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Summary:

Social learning startup Grockit on Tuesday announced a $20-million-dollar round of financing led by Discovery Communications. The company launched in 2007 to help students with text prep but with the May release of Learnist expanded to a wider audience of lifelong learners.

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Just a few months after expanding its focus from test prep to general learning, Grockit’st new positioning seems to be paying off.

On Tuesday, the social learning company said it had raised $20 million in a Series E round of funding – by far, it’s biggest yet – to bring its total amount raised to $44.7 million. Discovery Communications led the round in a strategic partnership that also includes shared technology, marketing distribution and promotion. Additionally, Summit Group participated in the round, as did previous investors Atlas Ventures, Benchmark Capital, Integral Capital Partners and GSV Capital Corp.

Since launching in 2007, Grockit has helped students study up for the SAT, GMAT and other standardized tests. But in in May, the company opened up to a broader audience with the launch of Learnist, a “Pinterest for education,” that lets users create so-called “learn boards.” The site continues to serve formal students with content that addresses U.S. Common Core standards for middle and high school (as well as test prep content at Grockit.com). But a quick tour of the Learnist.com homepage indicates an emphasis on featuring content for the lifelong learner interested in everything from unrest in Egypt to sports psychology to how to make the “ultimate PB&J.”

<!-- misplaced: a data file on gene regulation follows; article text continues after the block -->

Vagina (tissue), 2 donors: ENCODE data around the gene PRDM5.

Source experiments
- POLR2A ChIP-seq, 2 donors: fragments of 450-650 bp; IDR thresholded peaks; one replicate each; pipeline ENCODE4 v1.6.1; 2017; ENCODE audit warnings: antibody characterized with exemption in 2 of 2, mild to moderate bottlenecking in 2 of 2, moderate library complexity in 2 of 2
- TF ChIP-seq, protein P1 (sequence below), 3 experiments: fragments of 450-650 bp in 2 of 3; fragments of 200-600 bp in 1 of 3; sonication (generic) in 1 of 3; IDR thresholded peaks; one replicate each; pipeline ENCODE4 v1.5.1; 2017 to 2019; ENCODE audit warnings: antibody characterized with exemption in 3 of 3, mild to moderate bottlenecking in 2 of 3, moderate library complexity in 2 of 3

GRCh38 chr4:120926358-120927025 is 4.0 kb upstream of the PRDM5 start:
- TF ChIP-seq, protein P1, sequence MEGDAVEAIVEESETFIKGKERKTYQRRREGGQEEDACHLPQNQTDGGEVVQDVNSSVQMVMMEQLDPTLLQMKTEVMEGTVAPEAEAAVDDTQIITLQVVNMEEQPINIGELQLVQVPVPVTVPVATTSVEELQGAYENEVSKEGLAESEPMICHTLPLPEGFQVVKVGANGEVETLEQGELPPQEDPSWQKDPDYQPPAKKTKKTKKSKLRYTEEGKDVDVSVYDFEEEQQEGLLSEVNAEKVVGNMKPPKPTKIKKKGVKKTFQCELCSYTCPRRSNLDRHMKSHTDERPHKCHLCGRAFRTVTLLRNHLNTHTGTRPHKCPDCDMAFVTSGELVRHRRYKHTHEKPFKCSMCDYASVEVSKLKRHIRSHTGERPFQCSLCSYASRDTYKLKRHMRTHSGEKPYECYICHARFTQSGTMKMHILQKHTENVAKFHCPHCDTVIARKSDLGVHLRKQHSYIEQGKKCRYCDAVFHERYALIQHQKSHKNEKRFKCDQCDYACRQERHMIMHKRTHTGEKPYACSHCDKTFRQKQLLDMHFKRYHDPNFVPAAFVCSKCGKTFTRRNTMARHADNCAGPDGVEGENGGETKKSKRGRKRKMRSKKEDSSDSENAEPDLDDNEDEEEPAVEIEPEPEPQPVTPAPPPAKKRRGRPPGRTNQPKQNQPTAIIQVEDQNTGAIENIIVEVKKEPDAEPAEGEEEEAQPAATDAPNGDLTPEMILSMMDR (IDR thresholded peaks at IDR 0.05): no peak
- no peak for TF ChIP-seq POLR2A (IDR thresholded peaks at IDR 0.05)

“We think of our audience as people who are curious,” said Roy Gilbert, CEO of Grockit. “We’re blurring the layer between things I need to learn in the classroom – common core [content] – and general nonfiction media. People are coming to the internet, not just to do differential equations but to learn about what’s going on in Syria.”

LearnistIt makes sense that Grockit’s new focus on general enrichment (as well as formal education) caught the attention of Discovery, which has its own strong brand of info-tainment. Grockit didn’t share details on what the Discovery partnership could mean but Learnist could certainly be an interesting way for the company to bring its content to a new audience and vice versa.

Farbood Nivi, Grockit’s founder, said he wants Learnist to help turn learning into a casual, lifelong part of person’s daily routine. For example, while in line, instead of reading a short article or shopping online, he wants people to digest a brief learn board on the news of the day or U.S. history via Learnist’s app. That kind of on-the-go engagement is no doubt appealing to cable channel Discovery, which is clearly interested in new distribution outlets. This summer, it led a round in brain fitness game maker Lumosity and announced an investment in digital textbooks.

In addition to the funding, Grockit announced a redesign for Learnist that shifts its aesthetic from a Pinterest-like display to a look that more closely resembles traditional media sites.  It also displays authors names more clearly and more prominently features content from bigger names on the site, such as Bobby Chang, founder of In-Case, Clark Scheffy, founder of Ideo, and Eric Ries, the best selling author of The Lean Startup.

Since Learnist’s launch, Grockit’s user base has grown by 400 percent to hundreds of thousands of users and the average length of user sessions has doubled from 10 minutes to more than 20 minutes, the company said.

  1. Grockit is changing test prep for GMAT. Interesting to also read on what’s happening in India. Great story on the CL Educate (Career Launcher), important player in the Indian test prep for CAT (the Indian equivalent of GMAT) http://edugazer.wordpress.com/2012/12/17/career-launcher-comes-of-age/

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